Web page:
As I’ve said elsewhere on this blog, I too was sexually abused as a child. My abuser wasn’t a person who would fit the conditions for this governmental commission. My abuser was a person somewhat connected to my family, but was not a relative. He was in a position where he should have taken care of me though, not abuse me in the way he did.

He’s dead now, an old man when I knew him, an old and nasty man. I never liked ‘Uncle Les’ as he was named to the grandchildren he came into contact with. He’s gone now, and I’ve worked to feel better about what happened to me. I know it wasn’t my fault, I was a child, with little power. He was an adult with too much power, that he abused.

Children should always be able to feel safe with adults. Sadly, too many times, for too many children, that isn’t possible. I hope many damaged children can find solace from this Royal Commission, and can become the precious gems they should have the right to be.

I did something this morning, something I’ve never done before – I had an interview by a student doing Film & Television at Uni. My name was suggested by the student’s father as being a suitable person. Fun – there were three of them, filming the hotel where we did the interview, and filming and me. These three young people were polite and respectful, and well as seeming to be knowledgeable in dealing with all of the equipment they used.

The interview has been edited and put on You Tube now – it’s here!

I answered questions about my poetry collection, ‘damaged children Precious Gems’, and talked about my current writing project, which is a memoir about my new life, living with MS (multiple sclerosis). I enjoyed doing this for a variety of reasons.

The first reason is I think it’s important to talk about these kinds of personal things. If I can reach out with my story, and get them to talk to others who understand, then they can be helped. Talking about bad things that have happened to you can help you to build strength in yourself. It can help you to build a network of others who can help to support you too.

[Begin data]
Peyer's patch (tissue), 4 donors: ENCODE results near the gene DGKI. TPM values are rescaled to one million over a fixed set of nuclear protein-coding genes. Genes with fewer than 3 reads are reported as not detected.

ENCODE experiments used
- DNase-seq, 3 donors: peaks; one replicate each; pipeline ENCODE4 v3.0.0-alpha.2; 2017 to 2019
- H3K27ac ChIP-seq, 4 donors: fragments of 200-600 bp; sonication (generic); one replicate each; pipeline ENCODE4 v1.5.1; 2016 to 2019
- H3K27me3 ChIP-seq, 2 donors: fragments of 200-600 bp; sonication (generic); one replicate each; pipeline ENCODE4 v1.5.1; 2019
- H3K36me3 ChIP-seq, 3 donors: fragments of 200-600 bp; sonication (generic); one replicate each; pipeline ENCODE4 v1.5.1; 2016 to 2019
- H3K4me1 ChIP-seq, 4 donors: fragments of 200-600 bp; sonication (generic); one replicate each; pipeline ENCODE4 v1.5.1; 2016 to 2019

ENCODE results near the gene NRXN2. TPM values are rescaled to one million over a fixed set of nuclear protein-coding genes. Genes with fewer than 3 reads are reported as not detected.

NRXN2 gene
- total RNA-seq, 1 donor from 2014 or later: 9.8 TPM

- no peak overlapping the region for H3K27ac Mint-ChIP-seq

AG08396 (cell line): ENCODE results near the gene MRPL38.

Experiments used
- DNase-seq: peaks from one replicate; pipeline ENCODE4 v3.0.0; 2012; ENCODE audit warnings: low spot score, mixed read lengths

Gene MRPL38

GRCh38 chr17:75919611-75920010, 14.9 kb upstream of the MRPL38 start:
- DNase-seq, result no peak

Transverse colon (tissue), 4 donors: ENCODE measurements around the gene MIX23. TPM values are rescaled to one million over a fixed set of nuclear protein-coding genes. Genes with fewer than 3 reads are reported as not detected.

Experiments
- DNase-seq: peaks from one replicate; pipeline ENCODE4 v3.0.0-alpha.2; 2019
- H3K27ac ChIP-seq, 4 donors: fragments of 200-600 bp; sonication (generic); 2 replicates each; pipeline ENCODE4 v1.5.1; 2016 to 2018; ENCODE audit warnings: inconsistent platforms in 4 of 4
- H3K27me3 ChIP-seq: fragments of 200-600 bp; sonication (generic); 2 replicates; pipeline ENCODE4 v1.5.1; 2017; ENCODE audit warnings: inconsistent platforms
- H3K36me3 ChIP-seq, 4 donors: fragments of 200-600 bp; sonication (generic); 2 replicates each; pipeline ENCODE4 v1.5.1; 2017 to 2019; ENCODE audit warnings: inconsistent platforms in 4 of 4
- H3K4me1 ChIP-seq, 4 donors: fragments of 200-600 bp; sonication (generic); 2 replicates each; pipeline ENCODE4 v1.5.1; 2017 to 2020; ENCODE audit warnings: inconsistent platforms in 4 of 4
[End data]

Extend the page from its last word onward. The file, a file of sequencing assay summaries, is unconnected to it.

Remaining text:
I encourage people to reach out to victims and survivors and help them or let them to help you. People love to help people – it’s a human thing that should be encouraged and practised whenever possible. I encourage people to use creative writing too, whether it’s writing a journal, poetry, non fiction or anything else. Narrative therapy is a recognised method of assisting people to understand the importance of their own personal story.

When I ordered 100 copies of my poetry collection, that deals with my story of sexual abuse and other related issues, I wasn’t sure if I’d be able to find enough people who wanted a copy of the book.

When you self-publish your own book, you take on the responsibility for selling and or giving away the copies, so you don’t get stuck with boxes of books taking up space in your home. When I took possession of the first lot of books, I was pumped up ready to sell my book, and eager to talk to people about my story. I stayed that way throughout the year since the book first came out. I had a book launch, talked to people and found new homes for the books. Then a couple of months ago I checked my stocks of books left, and realised I only had a handful of copies left.

That’s when I decided it was time to bite the bullet and order another print run! Exciting stuff, and I’ll be looking for opportunities to talk with people about sex abuse. In a caring way, of course. There are so many people, both men and women, who have been holding onto stories of shame. When you think you’re the only ‘bad’ person this has happened to, it’s a terrible thing. But there are so many of us, all with our own secrets, that are eating into our happiness, leaving shame and despair.

I’m sharing my story, because I want people to know they’re not alone, and that there are people who know how it can be. Knowing you’re not the only one, and that it wasn’t your fault, can bring some inner peace to you. I found my inner peace by sharing my story, and I hope others can do the same.

My dream is to run creative writing workshops with people who have been hurt by these terrible things. I’m not a counsellor, but I’m a writer who knows how to listen with empathy.